Maybe the basic problem we face is the old one of idolatry, worshiping the work of our hands. Last year I asked a scientist who worked on jet engines for Rolls Royce, if you could go back in time and witness one day in history, what would it be? She tried to dodge the question but I persisted and she said "The fist steam-powered railway journey." I thought that was pretty boring, but telling. It wasn't Archimedes shouting Eureka, nor Newton and his prism, but the group effort of the locomotive. I marvel at the sight of a big locomotive or ship, but the first railroad journey was probably pretty slow. She also said she'd like to see Paganini play, that was a little more interesting, but first on the list was the railroad. Probably if she'd been American she'd have said the Wright brothers' flight.
It's an interesting question. A single yeast cell has about the same number of parts, six million, as a Boeing 747. So worshiping the work of our hands seems pretty silly.
Over the past three weeks Iceland has been hit with 40,000 earthquakes. It sits on the boundary of the Eurasian and North American tectonic plates, which are pulling apart, and is soon likely to see volcanic eruptions. This may be because we are in a solar minimum and the earth's crust is cooling and contracting. With all due respect to the sagacity of Greta et al., if you really want to play with fire, talk about cooling right now. See entry "Volcanoes and Solar Minima" below.
I've been listening to JJ Cale a lot recently, good for anxiety
But there’s a separation, then, between you as a performer and your songwriting income.
Oh, my songwriting pays for the whole “J.J. Cale coming to your town and playing Joe’s Bar” deal.
This is the new thing, a Filmosound film projector amp converted into a guitar amp. Monster tone and a monster player.
The Guardian 31 Dec 2020: Caribbean volcanoes rumble to life as scientists study activity not seen in years
Etna, Sicily 18 Jan 2021
It's counterintuitive that the relationship between solar activity and volcanic activity is inverse; solar minima, with less kinetic energy, are accompanied by more, not less, volcanic eruptions. "Volcanic Eruptions and Solar Activity," Richard B. Stothers, Solid Earth Journal of Geophysical Research 10 December 1989:
[Volcanic] cycles appear to correlate with well‐known cycles of solar activity; the phasing is such that the frequency of volcanic eruptions increases (decreases) slightly around the times of solar minimum (maximum). . . Mechanisms to explain the Sun‐volcano link probably involve induced changes in the basic state of the atmosphere. Solar flares are believed to cause changes in atmospheric circulation patterns that abruptly alter the Earth's spin. The resulting jolt probably triggers small earthquakes which may temporarily relieve some of the stress in volcanic magma chambers, thereby weakening, postponing, or even aborting imminent large eruptions. In addition, decreased atmospheric precipitation around the years of solar maximum may cause a relative deficit of phreatomagmatic eruptions at those times.
"Possible correlation between solar and volcanic activity in a long-term scale" Střeštik, J., International Solar Cycle Studies (ISCS) Symposium, 23 - 28 June 2003:
Volcanic activity is usually higher in periods of prolonged minima of solar activity and vice versa. However, the mechanism of this forcing is not known. Perhaps geomagnetic activity mediates solar influences (unfortunately, series of these data are too short).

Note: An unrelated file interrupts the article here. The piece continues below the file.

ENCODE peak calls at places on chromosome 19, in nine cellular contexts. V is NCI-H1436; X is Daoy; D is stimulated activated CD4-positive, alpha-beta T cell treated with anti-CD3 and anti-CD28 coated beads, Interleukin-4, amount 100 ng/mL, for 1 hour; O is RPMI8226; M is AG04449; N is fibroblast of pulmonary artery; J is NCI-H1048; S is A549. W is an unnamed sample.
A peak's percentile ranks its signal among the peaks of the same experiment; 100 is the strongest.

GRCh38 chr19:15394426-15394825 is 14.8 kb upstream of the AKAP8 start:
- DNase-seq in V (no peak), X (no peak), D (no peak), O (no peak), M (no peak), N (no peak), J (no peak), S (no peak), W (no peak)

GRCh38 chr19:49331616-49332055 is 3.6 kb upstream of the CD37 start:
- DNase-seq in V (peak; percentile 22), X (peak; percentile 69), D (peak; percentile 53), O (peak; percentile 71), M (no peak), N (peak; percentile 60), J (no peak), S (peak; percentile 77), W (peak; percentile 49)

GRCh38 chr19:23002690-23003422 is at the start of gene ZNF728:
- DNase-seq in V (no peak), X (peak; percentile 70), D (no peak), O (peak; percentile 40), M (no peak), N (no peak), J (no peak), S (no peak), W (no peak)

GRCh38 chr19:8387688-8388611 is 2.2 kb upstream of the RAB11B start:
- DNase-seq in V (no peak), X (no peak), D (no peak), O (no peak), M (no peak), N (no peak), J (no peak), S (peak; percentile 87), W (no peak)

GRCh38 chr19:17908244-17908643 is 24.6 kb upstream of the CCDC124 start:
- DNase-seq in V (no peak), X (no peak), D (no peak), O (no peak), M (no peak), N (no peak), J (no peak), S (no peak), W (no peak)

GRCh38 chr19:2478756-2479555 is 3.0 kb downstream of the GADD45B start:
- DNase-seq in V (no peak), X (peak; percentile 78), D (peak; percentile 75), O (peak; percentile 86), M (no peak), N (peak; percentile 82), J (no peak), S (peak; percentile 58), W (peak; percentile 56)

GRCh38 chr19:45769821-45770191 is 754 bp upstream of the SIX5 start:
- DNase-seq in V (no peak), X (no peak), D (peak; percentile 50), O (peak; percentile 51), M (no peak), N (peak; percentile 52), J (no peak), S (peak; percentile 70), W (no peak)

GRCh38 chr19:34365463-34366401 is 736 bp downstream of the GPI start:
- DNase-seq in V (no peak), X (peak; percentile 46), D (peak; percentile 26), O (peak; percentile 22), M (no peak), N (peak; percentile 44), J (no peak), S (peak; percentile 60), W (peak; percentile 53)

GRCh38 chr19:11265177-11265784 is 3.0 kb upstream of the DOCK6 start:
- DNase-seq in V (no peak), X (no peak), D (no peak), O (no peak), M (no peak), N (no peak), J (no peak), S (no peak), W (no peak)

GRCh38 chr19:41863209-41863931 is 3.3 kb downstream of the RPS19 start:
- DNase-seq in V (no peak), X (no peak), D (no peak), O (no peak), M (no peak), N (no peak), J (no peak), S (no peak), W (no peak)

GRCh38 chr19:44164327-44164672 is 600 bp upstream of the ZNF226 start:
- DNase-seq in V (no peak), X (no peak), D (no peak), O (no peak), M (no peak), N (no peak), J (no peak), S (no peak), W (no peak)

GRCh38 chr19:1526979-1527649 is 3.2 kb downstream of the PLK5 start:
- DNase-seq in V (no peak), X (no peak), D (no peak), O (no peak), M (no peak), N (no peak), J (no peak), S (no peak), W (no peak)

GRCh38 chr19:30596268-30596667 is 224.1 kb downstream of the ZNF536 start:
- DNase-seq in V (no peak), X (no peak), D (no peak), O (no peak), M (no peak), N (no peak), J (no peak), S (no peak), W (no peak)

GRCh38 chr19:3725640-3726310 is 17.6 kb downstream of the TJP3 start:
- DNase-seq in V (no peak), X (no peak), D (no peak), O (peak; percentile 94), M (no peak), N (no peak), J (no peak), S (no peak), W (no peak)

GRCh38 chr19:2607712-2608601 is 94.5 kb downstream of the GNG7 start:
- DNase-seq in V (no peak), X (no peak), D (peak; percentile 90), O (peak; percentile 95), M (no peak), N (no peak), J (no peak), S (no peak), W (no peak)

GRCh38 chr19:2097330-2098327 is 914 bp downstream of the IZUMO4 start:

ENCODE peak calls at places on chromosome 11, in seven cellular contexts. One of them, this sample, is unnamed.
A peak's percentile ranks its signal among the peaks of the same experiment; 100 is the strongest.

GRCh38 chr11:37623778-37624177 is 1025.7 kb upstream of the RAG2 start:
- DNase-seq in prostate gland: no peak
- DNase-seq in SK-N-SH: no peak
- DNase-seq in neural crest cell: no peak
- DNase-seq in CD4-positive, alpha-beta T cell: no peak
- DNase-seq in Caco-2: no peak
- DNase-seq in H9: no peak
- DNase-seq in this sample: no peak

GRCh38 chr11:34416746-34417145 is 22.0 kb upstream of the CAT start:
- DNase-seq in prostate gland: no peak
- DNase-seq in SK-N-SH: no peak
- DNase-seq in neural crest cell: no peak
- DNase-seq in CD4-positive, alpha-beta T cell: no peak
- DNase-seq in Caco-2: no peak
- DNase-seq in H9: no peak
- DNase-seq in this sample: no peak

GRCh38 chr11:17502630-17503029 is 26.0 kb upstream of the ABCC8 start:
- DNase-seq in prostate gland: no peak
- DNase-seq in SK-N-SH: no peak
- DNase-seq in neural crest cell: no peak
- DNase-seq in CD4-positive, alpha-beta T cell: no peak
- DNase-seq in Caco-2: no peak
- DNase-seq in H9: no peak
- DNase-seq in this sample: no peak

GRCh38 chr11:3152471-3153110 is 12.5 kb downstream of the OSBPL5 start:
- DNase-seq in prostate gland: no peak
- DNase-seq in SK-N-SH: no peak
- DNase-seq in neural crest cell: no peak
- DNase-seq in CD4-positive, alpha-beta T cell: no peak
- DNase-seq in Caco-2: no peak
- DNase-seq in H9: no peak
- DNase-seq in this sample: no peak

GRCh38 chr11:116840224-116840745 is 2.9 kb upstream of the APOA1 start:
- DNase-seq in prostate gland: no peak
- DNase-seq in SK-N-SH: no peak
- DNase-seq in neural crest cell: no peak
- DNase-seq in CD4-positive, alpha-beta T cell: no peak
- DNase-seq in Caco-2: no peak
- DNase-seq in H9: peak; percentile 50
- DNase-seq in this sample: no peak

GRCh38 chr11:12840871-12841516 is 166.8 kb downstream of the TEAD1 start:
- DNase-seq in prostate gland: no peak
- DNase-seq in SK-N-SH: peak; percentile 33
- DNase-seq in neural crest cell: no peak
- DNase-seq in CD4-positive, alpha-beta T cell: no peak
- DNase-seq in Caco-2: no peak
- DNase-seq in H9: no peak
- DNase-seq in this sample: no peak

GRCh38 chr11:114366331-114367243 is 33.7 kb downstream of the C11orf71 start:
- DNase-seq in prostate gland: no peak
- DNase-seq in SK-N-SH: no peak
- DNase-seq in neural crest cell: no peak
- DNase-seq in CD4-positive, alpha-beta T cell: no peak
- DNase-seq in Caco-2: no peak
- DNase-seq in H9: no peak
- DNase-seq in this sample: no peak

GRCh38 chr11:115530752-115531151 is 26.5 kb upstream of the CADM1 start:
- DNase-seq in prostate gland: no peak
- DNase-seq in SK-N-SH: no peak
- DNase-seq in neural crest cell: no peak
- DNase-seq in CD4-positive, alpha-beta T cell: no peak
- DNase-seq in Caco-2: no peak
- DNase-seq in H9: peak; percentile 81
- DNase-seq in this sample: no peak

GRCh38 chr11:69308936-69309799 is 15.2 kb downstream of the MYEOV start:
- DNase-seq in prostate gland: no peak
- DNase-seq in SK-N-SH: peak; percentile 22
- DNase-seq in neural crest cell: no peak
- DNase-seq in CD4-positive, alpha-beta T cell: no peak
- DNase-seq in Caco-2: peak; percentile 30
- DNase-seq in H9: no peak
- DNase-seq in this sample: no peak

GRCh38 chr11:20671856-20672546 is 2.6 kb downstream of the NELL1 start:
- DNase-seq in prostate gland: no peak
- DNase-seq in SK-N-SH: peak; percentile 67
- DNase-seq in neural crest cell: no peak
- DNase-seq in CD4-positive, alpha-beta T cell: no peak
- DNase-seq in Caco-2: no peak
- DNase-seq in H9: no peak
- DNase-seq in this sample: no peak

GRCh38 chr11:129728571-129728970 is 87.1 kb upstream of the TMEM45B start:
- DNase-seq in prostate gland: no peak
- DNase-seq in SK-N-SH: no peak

Taal, Philippines Jan 2020
Without exhaustively searching, it doesn't look like anyone has suggested a model whereby less solar activity causes the earth's crust to cool and contract, resulting in pressure release. This seems at least as plausible as anything proposed so far, but perhaps the reason it hasn't been floated is that it conflicts with the climate change narrative. After all, if cooling results in volcanic activity, it probably presents a greater existential threat than warming.
Sinabung, Indonesia 23 Feb 2021
I'm wondering, is this the reason for the frantic pace of the agenda rollouts? They seem to be working against a deadline, and they keep saying we have a narrow window of opportunity to remake the world. What's the rush?
Less solar activity causes more volcanic eruptions, presumably because the earth's crust cools and contracts a bit, necessitating pressure release. We are in a solar minimum, volcanoes are going crazy around the world, and pretty soon a big one or two might pop. Months ago we were pelted with the phrase 'dark winter,' and it hasn't really played out, but we might see a dark winter next year, followed by a dark spring and summer, etc. The last time this happened, the Dalton Minimum of the early 1800s, witnessed the 1815 eruption of Mount Tambora, which led to the 'Year Without a Summer' in 1816.
Stanley Featherstonehaugh (pronounced FAN-shaw) Ukridge. Some of the best stories aren't in this collection, such as "Success Story," where his rich aunt leaves town and he turns her place into a casino. Ukridge by P.G. Wodehouse - http://www.gutenberg.org/files/61507/61507-h/61507-h.htm
Excellent compilation, 34MB PDF
Francis Bacon, the founder of modern science and inventor of binary code, said in his essay "Of Atheism" that "none deny there is a God, but those for whom it maketh that there were no God." Aldous Huxley confessed to this inclination in Ends and Means (1937):
I had motives for not wanting the world to have a meaning; and consequently assumed that it had none, and was able without any difficulty to find satisfying reasons for this assumption. The philosopher who finds no meaning in the world is not concerned exclusively with a problem in pure metaphysics. He is also concerned to prove that there is no valid reason why he personally should not do as he wants to do. For myself, as no doubt for most of my friends, the philosophy of meaninglessness was essentially an instrument of liberation from a certain system of morality. We objected to the morality because it interfered with our sexual freedom. The supporters of this system claimed that it embodied the meaning - the Christian meaning, they insisted - of the world. There was one admirably simple method of confuting these people and justifying ourselves in our erotic revolt: we would deny that the world had any meaning whatever.